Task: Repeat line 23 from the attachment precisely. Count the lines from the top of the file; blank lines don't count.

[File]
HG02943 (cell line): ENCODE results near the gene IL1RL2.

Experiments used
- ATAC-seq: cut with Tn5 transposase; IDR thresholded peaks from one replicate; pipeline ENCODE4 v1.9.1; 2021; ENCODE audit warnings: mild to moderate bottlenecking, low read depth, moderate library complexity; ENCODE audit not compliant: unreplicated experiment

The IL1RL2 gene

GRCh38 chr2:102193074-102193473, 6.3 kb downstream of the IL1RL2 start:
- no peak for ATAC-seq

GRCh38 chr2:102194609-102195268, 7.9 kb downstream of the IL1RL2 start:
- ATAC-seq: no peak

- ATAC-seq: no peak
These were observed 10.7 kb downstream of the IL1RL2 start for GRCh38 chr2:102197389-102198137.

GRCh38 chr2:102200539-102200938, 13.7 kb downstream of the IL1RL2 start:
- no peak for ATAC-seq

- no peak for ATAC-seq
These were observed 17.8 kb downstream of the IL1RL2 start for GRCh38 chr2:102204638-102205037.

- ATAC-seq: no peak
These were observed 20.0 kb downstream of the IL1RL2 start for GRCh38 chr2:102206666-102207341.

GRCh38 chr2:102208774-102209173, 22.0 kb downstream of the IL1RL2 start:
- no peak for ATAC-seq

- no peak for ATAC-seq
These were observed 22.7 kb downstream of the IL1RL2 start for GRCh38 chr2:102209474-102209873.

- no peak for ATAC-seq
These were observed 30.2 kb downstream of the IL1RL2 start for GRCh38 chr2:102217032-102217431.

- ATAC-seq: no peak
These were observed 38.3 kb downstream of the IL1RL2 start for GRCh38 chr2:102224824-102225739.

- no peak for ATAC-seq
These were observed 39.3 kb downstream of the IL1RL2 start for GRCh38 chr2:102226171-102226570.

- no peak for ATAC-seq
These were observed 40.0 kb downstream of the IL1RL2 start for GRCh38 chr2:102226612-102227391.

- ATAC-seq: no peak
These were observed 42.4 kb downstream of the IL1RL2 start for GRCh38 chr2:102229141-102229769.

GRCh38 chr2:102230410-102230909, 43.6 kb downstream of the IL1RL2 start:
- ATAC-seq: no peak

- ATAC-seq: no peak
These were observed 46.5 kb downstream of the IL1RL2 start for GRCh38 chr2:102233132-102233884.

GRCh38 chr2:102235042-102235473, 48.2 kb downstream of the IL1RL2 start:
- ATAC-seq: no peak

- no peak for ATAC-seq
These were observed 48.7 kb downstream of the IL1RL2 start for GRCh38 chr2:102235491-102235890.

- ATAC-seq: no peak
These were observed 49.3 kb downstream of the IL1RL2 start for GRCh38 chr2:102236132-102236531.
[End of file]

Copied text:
- ATAC-seq: no peak